On rings with prime centers. (English) Zbl 0814.16029

A ring \(R\) with center \(C\) is said to have prime center (resp. semiprime center) if \(ab \in C\) implies \(a \in C\) or \(b \in C\) (resp. \(x^ n \in C\) implies \(x \in C\)). After giving some basic results on these rings, the authors investigate sufficient conditions for such rings to be commutative; and they give an example of a ring with prime center which is not commutative. A sample result is the following: If \(R\) with 1 has prime center and for each \(x \in R\) there exists a monic polynomial \(f(t)\) with integer coefficients such that \(f(x) \in C\), then \(R\) is commutative.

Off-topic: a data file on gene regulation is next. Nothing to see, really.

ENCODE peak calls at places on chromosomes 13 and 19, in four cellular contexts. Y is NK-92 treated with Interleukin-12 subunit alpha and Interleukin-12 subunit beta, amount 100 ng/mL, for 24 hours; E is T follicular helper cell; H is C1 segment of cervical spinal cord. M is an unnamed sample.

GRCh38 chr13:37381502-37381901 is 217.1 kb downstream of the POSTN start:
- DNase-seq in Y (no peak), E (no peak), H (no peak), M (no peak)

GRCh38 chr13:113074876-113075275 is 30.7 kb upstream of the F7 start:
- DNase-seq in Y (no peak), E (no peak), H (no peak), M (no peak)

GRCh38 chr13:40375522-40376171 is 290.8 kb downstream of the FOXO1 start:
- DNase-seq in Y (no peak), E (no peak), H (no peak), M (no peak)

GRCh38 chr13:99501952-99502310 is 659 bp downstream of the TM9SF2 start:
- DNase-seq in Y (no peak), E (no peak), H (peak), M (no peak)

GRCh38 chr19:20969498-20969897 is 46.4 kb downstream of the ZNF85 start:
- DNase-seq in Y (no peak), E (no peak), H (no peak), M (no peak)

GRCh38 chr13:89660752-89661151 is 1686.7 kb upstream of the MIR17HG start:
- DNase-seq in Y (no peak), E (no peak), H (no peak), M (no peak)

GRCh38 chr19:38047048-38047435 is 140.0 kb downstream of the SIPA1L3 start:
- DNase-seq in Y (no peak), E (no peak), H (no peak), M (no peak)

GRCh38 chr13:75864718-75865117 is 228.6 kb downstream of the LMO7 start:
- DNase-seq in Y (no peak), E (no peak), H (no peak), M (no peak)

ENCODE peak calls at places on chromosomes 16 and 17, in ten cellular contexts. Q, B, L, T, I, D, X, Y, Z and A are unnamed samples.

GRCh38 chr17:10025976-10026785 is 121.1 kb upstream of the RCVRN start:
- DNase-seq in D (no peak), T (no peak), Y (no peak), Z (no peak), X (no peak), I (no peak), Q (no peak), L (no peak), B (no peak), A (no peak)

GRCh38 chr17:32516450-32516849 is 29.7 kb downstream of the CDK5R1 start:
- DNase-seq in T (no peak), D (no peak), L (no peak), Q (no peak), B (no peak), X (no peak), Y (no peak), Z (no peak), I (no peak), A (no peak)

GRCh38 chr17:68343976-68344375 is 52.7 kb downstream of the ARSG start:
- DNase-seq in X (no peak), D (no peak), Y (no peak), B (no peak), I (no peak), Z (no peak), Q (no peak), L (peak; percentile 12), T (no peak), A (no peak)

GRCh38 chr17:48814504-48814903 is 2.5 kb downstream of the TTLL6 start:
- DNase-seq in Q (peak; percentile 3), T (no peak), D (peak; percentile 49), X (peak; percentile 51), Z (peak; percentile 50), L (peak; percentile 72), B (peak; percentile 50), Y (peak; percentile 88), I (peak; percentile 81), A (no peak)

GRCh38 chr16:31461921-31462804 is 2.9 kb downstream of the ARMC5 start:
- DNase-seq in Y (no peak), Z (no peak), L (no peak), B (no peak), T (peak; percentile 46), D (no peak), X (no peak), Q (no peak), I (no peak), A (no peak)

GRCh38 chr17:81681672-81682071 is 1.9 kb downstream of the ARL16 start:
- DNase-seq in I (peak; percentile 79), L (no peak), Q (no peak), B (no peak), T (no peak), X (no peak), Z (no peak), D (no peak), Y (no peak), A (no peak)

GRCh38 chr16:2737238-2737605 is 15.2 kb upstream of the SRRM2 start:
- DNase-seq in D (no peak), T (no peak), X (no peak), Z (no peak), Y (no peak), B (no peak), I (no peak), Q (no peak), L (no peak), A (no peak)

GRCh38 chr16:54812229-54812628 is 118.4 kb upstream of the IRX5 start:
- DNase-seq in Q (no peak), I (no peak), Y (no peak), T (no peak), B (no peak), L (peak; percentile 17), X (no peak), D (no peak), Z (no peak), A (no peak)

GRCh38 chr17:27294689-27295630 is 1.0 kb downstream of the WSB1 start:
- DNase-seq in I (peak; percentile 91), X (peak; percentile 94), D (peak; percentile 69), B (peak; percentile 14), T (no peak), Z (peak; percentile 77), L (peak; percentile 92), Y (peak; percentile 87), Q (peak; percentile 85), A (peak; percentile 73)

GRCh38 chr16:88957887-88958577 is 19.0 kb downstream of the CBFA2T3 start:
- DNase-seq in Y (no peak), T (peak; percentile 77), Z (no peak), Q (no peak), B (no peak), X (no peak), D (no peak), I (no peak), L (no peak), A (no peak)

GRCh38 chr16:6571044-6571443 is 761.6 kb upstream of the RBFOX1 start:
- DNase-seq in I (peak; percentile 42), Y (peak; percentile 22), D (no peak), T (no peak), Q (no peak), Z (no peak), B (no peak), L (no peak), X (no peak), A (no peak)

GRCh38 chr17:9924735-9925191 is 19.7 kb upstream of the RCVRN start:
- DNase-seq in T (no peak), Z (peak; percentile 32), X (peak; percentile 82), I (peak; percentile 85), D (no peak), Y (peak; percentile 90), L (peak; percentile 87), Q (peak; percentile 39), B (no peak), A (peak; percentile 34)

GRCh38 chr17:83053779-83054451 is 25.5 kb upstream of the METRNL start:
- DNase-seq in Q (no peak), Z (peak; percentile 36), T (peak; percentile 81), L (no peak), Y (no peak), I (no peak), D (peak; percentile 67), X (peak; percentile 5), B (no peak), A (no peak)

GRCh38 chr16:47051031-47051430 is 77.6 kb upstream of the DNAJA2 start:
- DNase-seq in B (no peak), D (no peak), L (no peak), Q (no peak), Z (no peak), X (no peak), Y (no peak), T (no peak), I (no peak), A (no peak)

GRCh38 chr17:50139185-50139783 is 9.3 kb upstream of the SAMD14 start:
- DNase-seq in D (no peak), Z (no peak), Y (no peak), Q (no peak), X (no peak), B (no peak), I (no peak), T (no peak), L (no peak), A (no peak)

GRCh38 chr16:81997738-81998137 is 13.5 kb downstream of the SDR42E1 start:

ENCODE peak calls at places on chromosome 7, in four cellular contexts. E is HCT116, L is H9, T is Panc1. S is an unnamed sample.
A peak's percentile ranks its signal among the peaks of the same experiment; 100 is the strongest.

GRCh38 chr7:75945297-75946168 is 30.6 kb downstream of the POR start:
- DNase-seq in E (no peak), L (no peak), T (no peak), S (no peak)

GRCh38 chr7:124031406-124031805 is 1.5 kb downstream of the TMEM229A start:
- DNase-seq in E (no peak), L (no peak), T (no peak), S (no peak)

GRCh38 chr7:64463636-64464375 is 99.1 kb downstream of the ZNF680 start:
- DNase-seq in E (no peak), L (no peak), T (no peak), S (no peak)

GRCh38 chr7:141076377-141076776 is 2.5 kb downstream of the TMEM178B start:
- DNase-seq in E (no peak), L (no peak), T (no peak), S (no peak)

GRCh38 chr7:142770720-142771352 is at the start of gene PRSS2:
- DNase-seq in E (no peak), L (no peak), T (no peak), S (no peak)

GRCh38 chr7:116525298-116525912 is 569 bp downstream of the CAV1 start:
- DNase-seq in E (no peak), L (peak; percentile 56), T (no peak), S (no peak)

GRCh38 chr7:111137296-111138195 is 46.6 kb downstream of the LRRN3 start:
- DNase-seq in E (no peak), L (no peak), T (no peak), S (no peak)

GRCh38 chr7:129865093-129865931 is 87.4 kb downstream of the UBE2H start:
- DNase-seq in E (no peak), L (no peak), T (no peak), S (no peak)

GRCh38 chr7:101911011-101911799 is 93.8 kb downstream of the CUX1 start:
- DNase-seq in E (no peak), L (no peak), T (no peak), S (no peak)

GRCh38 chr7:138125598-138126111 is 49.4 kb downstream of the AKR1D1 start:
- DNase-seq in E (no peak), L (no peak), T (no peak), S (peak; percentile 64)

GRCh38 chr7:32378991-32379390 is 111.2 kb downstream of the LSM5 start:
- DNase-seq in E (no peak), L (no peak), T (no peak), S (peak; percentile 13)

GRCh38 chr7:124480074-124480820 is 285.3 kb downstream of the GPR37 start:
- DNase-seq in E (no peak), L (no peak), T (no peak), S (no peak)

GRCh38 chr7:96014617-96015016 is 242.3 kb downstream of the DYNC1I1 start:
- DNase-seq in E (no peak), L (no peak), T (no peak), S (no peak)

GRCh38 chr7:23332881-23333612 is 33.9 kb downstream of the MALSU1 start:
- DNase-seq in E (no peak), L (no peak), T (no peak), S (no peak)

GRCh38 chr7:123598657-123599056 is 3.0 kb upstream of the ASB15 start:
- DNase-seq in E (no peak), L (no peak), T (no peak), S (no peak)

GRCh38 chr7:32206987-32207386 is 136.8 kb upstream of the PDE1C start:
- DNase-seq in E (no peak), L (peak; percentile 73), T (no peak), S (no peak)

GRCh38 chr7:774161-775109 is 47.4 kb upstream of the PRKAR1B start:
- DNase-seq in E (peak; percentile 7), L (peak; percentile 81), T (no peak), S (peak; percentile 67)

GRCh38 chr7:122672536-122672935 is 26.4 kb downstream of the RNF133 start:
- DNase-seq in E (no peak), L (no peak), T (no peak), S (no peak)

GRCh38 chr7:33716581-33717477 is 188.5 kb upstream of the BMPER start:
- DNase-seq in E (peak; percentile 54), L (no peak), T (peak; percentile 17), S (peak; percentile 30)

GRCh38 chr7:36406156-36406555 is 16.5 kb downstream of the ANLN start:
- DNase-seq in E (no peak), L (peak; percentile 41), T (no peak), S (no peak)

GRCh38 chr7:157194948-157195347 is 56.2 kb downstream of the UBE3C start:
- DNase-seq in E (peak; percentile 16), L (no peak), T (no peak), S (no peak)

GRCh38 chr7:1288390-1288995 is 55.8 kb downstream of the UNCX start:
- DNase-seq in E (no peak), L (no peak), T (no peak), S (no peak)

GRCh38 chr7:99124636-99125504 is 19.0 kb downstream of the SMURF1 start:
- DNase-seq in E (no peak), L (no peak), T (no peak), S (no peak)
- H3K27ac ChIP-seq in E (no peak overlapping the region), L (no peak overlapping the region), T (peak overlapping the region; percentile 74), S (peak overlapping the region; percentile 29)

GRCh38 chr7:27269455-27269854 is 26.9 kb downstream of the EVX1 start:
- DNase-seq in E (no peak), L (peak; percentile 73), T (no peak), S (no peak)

16U70 Center, normalizer (invariant elements) (associative rings and algebras)
16U80 Generalizations of commutativity (associative rings and algebras)
16N60 Prime and semiprime associative rings
16P20 Artinian rings and modules (associative rings and algebras)
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